Black Mask Genetics? - Page 1

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by khalirey on 24 February 2018 - 22:02

Lately I have been spending lots of time looking at GSD on this site in hopes of finding a puppy of my liking. I am drawn to the Black Mask type and was wondering if this is a genetic trait. When I look at the parents I don't see it on most of them. It would lead me to believe that it is either a Recessive or incomplete dominant trait. Any info to enlighten me would be greatly appreciated.

by Swarnendu on 24 February 2018 - 22:02


by Jenni78 on 25 February 2018 - 00:02

Can you post photos? I don't understand what you're talking about.

by Hundmutter on 25 February 2018 - 07:02

The (various breeds of) dogs in Swarn's link make me think the OP may be after one of those GSDs where the body colour is almost all tan (ie dark pigment on saddle etc has very much paled), and the dark brown / black muzzle therefore stands out more noticeably ? If so, that is really not a very correct example of the Breed, and its appearence is usually a product of 'backyard breeding'; not something a reputable breeder would be striving to produce.

Someone I met out dog-walking once tried to convince me he'd been sold his pup (in a pub !) by someone who assured him this was a valuable, and rare, 'Golden Shepherd'.

Therefore it would be difficult to recommend a bloodline. Unless the OP has something else in mind ?


by khalirey on 25 February 2018 - 13:02

These are some examples I am referring to. Thanks in advance.


by Jenni78 on 25 February 2018 - 14:02

They're just normal show line dogs.

Often, the mask fades with age. A lot of GSD puppies of black and red/tan coloration have a good mask in their youth but it fades. I wouldn't recommend buying a dog for a particular type mask, but if I were going to abandon common sense and do it anyway, I'd choose parents who displayed it at an advanced age as a potential/probable indication of the future coloration of my pup.

You also must understand that a large quantity of photos for black and red dogs are altered. Contrast upped, pigment enhanced, etc. It can make a more striking appearance and you might be falling for photoshop and not the dog him/herself ;)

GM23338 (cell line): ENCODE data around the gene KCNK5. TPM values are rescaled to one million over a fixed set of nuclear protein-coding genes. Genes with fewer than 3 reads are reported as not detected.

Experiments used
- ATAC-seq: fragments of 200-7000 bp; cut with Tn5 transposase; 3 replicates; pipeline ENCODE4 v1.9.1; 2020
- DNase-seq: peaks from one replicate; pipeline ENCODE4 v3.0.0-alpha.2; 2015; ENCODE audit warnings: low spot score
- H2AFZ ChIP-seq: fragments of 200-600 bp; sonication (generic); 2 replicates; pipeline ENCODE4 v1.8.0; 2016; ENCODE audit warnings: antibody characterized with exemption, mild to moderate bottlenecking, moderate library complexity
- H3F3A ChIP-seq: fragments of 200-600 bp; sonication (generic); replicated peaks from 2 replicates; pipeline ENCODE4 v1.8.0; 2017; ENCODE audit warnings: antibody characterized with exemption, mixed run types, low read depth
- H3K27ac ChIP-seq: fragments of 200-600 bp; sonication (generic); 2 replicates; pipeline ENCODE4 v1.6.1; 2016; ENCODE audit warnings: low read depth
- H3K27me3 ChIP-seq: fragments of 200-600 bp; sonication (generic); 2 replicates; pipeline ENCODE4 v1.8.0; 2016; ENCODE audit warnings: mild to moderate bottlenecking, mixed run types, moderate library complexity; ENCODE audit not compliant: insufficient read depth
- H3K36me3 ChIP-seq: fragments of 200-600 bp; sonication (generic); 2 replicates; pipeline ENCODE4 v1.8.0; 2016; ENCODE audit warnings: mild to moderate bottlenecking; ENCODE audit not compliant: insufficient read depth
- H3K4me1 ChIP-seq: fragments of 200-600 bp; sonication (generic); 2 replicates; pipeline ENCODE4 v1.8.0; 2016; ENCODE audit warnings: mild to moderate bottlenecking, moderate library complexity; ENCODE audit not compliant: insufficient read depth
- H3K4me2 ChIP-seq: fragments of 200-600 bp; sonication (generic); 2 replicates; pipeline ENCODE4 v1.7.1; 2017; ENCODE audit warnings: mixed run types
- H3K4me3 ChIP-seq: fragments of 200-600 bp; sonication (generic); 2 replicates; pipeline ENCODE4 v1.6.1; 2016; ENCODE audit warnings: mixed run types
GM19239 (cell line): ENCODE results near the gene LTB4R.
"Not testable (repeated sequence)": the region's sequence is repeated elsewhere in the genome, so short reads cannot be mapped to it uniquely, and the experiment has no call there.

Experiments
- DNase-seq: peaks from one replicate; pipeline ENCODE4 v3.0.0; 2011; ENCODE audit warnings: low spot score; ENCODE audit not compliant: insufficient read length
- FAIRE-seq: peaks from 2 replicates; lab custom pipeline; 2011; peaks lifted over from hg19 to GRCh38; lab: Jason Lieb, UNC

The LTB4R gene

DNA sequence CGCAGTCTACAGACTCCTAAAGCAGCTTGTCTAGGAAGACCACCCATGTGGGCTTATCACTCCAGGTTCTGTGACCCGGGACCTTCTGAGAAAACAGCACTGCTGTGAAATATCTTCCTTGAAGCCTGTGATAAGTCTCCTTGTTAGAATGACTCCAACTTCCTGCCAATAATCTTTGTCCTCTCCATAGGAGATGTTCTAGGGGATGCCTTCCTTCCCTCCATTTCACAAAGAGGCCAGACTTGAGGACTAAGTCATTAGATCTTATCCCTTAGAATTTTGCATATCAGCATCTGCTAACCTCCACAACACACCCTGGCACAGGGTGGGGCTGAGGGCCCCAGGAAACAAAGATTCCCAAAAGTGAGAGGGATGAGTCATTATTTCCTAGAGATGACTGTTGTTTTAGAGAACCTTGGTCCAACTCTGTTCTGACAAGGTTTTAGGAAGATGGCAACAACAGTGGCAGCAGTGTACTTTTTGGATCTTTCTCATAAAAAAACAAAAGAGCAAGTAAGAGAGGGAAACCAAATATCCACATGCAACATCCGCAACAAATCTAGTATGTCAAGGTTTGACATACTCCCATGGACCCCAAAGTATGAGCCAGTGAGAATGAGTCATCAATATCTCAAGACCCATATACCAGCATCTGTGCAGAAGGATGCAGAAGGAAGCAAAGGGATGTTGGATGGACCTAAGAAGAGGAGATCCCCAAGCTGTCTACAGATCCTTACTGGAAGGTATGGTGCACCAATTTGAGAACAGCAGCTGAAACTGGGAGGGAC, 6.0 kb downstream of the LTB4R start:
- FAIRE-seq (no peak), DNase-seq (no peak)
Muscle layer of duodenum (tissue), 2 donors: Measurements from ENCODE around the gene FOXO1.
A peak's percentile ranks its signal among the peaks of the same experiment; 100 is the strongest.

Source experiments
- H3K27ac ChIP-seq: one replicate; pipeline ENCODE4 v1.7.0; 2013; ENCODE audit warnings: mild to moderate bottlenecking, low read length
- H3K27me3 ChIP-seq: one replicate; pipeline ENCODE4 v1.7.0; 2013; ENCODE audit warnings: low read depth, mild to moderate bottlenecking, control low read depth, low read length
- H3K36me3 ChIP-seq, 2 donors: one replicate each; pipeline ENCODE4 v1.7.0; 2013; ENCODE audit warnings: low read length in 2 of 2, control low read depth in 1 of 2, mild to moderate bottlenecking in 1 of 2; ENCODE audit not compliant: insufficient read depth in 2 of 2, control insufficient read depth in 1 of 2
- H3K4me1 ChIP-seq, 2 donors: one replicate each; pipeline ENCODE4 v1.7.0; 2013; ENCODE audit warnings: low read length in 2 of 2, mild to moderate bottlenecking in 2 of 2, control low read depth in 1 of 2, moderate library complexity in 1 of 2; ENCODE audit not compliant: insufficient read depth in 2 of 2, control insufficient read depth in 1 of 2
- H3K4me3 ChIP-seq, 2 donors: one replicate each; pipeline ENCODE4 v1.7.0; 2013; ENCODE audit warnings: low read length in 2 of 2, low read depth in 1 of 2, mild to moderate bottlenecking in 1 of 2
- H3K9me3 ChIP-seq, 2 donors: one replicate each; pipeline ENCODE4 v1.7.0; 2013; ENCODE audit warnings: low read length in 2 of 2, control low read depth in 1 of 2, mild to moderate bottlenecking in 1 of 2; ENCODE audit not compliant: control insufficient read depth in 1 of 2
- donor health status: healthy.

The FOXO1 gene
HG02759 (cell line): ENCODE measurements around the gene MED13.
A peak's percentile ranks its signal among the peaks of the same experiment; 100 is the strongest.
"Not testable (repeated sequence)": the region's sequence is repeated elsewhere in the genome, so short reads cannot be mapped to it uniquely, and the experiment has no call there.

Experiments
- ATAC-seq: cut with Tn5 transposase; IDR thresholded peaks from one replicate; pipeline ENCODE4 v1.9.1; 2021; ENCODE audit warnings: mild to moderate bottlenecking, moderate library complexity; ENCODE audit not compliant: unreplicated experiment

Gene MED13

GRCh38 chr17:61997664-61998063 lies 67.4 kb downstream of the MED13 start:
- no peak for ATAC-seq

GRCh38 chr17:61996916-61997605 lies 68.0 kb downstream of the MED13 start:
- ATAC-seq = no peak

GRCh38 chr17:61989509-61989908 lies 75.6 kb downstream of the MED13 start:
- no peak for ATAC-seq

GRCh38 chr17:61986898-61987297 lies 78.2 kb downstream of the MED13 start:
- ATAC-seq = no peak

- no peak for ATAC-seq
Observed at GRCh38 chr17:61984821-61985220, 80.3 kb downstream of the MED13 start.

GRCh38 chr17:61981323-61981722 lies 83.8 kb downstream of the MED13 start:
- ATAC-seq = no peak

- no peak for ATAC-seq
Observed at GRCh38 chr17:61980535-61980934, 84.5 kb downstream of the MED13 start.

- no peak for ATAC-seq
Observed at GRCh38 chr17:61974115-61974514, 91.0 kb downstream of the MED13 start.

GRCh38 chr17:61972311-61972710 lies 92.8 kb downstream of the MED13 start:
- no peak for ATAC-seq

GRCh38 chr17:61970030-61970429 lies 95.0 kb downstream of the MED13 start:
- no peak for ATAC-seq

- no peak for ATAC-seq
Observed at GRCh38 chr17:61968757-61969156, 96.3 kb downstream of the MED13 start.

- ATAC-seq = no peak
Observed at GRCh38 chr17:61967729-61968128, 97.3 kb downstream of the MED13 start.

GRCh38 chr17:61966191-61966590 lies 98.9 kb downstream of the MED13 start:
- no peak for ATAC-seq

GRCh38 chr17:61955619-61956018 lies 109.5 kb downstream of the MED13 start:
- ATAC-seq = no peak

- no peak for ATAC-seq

by Dawulf on 25 February 2018 - 15:02

Where are you located? I have a friend in southern Kansas who has dogs who throw the dark masks, if you are looking. I agree with Jen, you shouldn't get a dog solely based on color, but if your dropping 1-2k on a companion for the next 15 years, you may as well like looking at him.

by Swarnendu on 25 February 2018 - 15:02

HM, I thought OP wanted to know the genetics behind melanistic mask.

OP, there isn't much research behind dog color genetics, as geneticists don't get enough fund allocated for dogs (rightly so, as cattle, poultry etc are more important), let alone the genetics behind their colors and patterns. Research on a dog's health and behaviour should get more importance.

However, the link I have provided earlier is so far the best source of free online information on dog color genetics. Go through it, and then we can discuss further.

Or, if you just need to buy a dog with melanisitic mask, there are others here who'll help you out.


by khalirey on 25 February 2018 - 16:02

Jenni78, I agree with you completely. It is a look I am really drawn to but definitely not something that will determine my buying decision. First and foremost is the health and structure based on pedigree.

I also agree when it comes to photos and how they are processed can be a huge determining factor in making a decision. Photoshop can make a very dull coloured dog look very intensely beautiful. I come from the reptile industry and upping the contrast can do amazing things. The reality is that when purchasing any pet on line you generally buy the picture and the animal comes with it. It is so easy to be swept away by a cute and cuddly pic these day so falling back on solid pedigree is a good thing.

Thanks for your input!

by Hundmutter on 25 February 2018 - 17:02

"The reality is that when purchasing any pet on line you generally buy the picture and the animal comes with it."

So DON'T ! Go and buy where you can see the creature for yourself. If that means you have to travel, then travel, If you can't do that, limit your shopping to nearer home. This is not an inanimate piece of camping equipment that you'll be buying. You can find out so much more, and risk getting scammed so much less, when you actually go and meet the litter, the mother, the other dogs and the breeder for yourself.

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